I've seen a lot of questions recently on various forums involving MOSFET projects not working as expected.
I've been meaning to write up a quick summary of how to use them for simple microcontroller projects, so I figured this was a good time to do it.
I continue to use F-Script occasionally to investigate how programs work internally. The framework itself has been updated to handle the changes in OS X Mavericks. However, the developer tools included with Xcode 5 swap out the gdb debugger for lldb, breaking the injection script again. After playing around with the automator action some more, here's what I came up with that works on Mavericks.
A spectrum analyzer is a phenomenally useful piece of test equipment when working on RF circuitry. While used, several generation old spectrum analyzers can be found fairly reasonably priced, network analyzers are usually out of reach for a home lab. However, with a little bit of additional equipment some of the measurements that would normally require a network analyzer can be done on a spectrum analyzer.
For a project I am currently working on (to be detailed shortly), I needed an oscillator capable of covering 8 to 12 GHz. There are quite a few of the miniature Stellex units on eBay, but they generally don't go much past 10 GHz. There are also tons of Avantek modules, in their standard round format, but a lot of them are custom part numbers with no specifications known. Since this particular project wasn't very sensitive to any of the parameters, I waited for a cheap one to show up with the right range and went for it. With a little investigating, it wasn't very difficult to determine the approximate specs for the module I purchased.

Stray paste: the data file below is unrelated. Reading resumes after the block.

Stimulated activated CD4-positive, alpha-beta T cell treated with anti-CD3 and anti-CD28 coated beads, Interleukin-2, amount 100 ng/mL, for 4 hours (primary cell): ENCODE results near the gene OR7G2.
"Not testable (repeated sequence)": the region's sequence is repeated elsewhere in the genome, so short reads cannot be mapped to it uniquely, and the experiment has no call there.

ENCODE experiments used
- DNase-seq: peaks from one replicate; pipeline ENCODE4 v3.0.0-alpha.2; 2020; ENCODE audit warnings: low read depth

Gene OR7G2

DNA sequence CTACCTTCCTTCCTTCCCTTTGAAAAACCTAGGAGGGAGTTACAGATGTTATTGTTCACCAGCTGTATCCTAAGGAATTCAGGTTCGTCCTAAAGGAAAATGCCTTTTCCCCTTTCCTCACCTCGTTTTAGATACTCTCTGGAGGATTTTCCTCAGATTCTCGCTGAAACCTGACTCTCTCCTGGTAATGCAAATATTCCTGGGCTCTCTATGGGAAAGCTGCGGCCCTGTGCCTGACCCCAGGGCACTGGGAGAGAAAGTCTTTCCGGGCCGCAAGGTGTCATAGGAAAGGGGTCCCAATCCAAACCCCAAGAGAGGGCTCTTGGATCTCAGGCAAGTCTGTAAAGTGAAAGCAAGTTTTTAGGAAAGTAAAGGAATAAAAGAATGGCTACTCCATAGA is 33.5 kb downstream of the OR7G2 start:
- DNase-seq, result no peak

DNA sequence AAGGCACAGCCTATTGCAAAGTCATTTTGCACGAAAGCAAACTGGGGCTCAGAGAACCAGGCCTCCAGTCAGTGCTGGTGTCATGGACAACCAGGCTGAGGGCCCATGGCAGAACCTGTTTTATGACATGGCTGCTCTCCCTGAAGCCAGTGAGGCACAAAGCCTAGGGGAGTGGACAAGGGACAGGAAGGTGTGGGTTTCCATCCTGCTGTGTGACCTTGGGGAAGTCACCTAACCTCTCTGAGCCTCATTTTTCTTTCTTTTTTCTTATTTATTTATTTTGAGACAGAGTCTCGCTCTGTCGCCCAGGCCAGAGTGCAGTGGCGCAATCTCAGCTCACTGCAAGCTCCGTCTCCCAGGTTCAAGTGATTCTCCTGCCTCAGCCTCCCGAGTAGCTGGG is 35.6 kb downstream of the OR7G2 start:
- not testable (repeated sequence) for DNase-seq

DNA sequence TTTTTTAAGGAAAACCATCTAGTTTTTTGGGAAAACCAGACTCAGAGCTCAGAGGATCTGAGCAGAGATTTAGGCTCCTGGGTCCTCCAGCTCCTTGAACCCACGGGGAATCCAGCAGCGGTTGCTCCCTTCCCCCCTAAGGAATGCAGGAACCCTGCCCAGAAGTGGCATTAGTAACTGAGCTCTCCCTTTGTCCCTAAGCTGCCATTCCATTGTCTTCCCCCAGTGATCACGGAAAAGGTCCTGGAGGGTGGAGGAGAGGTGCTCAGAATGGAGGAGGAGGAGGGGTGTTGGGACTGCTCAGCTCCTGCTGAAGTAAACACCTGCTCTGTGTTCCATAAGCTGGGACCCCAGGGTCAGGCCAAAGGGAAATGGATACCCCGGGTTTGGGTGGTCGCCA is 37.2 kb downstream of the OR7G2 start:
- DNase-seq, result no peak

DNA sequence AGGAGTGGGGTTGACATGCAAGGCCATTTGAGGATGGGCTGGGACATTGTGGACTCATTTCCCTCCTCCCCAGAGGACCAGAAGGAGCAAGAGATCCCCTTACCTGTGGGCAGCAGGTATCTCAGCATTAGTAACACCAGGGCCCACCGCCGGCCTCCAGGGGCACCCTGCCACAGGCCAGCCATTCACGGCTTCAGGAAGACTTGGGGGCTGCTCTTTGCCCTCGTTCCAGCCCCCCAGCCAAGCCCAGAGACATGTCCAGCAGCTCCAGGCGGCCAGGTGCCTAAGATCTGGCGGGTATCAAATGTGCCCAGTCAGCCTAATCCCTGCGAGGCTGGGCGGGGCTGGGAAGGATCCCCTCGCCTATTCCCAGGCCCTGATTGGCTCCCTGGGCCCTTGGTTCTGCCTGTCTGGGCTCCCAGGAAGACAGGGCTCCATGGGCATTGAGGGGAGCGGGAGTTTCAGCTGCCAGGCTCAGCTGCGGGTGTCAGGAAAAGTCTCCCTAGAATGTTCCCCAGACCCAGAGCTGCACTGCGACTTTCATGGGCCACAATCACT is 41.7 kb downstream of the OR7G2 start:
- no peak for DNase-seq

I really like the open-source satellite tracking program predict. I'm primarily a Mac user, so to get it I had to use macports to build it. I don't really care for alternate build systems like that, so to use it on my other systems, I decided to bundle it all up, and to spare some people the trouble, I'm going to post it here.
While waiting for parts to arrive to build a proper optical serial interface, I really wanted to get some screenshots off of my oscilloscope. Knowing that the infrared LED in the interface is directly transmitting the serial signal, I figured I should be able to tap into that driving signal to obtain the serial information.
I have a Fluke ScopeMeter 97 that's come in really handy over the years. Before I got it, it was a sales rep's demo unit, so it was used pretty hard. The screen backlight is an electroluminescent panel, and their intensity can fall off pretty dramatically over it's life. This particular display is also transflective, which makes it extremely readable under direct sunlight, but means the backlight is essential to using it in indoor lighting. To use it in the past, I'd shine a bright desk light on it, but I've always wished the backlight would just work.